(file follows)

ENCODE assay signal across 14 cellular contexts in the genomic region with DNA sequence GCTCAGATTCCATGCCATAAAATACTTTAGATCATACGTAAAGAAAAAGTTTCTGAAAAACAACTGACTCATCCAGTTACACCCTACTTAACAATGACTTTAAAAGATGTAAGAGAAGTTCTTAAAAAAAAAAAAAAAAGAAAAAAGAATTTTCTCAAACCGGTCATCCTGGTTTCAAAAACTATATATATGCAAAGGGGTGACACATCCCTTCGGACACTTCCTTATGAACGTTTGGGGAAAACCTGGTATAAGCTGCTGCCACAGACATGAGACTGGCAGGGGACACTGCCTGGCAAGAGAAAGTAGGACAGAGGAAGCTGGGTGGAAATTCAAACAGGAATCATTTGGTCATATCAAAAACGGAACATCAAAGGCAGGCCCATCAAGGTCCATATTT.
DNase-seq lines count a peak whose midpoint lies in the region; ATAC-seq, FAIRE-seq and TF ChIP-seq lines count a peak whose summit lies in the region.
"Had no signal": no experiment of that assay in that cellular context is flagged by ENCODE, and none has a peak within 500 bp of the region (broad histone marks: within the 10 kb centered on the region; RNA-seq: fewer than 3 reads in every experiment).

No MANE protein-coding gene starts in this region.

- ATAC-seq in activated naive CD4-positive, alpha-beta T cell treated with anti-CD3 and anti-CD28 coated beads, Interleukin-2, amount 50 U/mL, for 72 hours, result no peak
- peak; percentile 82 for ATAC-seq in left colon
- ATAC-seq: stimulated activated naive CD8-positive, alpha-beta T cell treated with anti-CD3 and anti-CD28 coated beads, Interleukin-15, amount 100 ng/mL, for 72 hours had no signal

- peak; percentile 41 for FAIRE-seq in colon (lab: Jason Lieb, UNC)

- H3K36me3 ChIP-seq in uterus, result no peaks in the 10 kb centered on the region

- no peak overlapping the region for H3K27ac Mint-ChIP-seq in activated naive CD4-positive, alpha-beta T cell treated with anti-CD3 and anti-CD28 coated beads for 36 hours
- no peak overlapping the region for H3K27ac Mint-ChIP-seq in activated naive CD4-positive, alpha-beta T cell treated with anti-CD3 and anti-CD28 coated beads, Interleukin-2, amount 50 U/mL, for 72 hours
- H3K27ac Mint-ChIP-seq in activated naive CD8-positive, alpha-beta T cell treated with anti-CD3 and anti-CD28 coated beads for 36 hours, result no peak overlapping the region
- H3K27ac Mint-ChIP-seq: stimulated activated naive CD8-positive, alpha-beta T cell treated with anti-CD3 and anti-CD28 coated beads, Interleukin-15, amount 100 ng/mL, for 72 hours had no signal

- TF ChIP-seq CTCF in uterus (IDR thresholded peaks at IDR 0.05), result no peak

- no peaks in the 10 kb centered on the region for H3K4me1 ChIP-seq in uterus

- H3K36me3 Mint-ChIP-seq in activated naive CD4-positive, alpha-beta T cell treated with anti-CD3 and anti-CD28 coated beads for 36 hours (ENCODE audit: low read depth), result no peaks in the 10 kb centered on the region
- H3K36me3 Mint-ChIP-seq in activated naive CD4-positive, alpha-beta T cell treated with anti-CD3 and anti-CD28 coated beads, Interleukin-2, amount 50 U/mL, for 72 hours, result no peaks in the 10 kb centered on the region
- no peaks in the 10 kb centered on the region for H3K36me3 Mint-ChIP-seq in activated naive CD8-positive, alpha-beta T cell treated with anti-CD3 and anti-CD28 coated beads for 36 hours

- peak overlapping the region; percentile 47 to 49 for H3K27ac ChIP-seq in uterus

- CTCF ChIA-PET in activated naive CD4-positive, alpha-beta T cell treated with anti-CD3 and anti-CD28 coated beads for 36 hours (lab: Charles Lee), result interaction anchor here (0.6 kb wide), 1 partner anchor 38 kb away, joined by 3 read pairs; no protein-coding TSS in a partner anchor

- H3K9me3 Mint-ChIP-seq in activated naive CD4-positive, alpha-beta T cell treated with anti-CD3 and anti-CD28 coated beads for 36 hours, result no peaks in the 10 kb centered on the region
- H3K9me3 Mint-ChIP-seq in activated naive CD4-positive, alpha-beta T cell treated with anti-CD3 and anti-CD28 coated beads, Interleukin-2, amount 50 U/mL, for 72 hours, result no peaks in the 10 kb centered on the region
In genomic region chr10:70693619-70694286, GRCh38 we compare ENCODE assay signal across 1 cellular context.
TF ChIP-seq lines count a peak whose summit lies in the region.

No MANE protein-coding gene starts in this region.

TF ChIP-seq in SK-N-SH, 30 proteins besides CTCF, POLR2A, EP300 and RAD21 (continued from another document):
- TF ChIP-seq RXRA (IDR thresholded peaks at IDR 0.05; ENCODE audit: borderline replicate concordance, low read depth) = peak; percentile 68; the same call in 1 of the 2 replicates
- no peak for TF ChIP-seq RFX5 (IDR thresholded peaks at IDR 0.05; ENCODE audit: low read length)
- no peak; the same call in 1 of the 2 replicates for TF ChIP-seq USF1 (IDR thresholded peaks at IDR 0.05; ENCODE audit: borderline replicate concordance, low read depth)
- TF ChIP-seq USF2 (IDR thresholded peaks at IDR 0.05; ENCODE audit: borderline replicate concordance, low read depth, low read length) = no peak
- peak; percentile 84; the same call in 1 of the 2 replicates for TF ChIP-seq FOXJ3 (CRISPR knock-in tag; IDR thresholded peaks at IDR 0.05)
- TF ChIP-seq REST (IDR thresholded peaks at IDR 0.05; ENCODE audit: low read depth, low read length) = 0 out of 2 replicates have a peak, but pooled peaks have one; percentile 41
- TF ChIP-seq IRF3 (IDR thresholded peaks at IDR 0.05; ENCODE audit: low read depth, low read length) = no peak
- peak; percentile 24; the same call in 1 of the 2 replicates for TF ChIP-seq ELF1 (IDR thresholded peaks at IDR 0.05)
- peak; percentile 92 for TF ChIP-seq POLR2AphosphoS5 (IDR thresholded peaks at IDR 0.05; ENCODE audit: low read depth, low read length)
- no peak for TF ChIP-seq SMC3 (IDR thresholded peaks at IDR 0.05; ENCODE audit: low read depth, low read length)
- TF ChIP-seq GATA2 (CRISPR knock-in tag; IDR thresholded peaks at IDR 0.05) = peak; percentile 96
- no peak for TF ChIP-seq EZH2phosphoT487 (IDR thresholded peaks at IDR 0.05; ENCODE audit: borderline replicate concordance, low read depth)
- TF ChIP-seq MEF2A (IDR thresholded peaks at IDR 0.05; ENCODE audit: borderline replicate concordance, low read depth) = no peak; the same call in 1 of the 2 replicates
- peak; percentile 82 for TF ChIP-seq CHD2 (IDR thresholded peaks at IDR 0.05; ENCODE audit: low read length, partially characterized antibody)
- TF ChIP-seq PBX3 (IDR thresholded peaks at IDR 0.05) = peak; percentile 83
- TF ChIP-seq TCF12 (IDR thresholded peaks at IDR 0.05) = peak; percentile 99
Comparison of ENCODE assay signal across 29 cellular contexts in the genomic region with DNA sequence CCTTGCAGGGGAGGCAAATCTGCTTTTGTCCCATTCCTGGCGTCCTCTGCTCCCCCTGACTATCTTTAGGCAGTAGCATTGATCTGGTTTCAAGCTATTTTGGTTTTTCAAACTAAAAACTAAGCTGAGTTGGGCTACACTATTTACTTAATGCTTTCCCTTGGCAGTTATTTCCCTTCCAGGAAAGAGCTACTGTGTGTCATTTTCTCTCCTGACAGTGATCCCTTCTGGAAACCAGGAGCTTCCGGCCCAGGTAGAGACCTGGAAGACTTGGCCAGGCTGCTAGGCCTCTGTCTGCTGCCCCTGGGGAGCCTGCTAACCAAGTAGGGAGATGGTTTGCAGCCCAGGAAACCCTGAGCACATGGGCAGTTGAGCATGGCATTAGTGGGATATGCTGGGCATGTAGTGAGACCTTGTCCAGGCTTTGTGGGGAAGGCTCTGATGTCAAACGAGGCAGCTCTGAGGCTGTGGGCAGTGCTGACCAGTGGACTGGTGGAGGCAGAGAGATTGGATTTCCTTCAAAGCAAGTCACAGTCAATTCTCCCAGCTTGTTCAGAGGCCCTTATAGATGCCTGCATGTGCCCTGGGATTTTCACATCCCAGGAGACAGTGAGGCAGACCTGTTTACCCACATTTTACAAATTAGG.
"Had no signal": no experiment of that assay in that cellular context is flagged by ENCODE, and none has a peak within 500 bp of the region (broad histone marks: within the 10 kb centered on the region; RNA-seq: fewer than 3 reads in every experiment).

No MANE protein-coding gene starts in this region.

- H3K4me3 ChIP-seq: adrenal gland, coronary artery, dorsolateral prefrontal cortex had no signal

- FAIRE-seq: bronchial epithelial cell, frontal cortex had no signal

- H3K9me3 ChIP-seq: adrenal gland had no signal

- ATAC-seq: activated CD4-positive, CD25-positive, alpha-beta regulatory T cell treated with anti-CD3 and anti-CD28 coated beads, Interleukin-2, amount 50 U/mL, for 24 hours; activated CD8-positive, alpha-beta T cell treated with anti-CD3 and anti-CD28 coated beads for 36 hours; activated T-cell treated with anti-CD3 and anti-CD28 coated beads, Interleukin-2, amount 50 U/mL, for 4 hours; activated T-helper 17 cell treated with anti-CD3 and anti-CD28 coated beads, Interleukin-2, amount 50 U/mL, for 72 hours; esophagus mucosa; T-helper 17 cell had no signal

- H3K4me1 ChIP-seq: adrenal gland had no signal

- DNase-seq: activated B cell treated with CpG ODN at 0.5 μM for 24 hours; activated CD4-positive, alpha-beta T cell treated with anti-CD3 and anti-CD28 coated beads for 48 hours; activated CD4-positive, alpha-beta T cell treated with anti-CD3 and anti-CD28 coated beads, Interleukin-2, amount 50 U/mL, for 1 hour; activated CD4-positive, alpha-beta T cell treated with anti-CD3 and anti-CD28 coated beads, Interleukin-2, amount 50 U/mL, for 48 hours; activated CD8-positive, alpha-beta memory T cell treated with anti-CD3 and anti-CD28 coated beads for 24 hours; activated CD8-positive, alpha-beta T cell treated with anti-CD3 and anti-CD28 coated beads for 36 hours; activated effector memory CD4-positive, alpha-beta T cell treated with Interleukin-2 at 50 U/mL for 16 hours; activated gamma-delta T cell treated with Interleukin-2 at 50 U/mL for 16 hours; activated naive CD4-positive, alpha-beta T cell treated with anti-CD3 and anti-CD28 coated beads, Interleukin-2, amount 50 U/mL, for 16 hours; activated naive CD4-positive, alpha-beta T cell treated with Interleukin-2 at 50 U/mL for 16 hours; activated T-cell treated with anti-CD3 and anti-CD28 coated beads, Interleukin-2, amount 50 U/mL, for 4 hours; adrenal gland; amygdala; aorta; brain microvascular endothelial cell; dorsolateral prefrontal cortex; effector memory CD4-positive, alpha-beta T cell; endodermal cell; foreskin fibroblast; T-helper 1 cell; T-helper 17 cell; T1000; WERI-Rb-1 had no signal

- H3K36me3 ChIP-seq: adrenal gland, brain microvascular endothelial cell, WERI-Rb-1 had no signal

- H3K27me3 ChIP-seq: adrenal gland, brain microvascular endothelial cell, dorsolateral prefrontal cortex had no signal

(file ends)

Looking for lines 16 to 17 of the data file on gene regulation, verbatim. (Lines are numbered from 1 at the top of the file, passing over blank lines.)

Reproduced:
- H3K36me3 Mint-ChIP-seq in activated naive CD4-positive, alpha-beta T cell treated with anti-CD3 and anti-CD28 coated beads for 36 hours (ENCODE audit: low read depth), result no peaks in the 10 kb centered on the region
- H3K36me3 Mint-ChIP-seq in activated naive CD4-positive, alpha-beta T cell treated with anti-CD3 and anti-CD28 coated beads, Interleukin-2, amount 50 U/mL, for 72 hours, result no peaks in the 10 kb centered on the region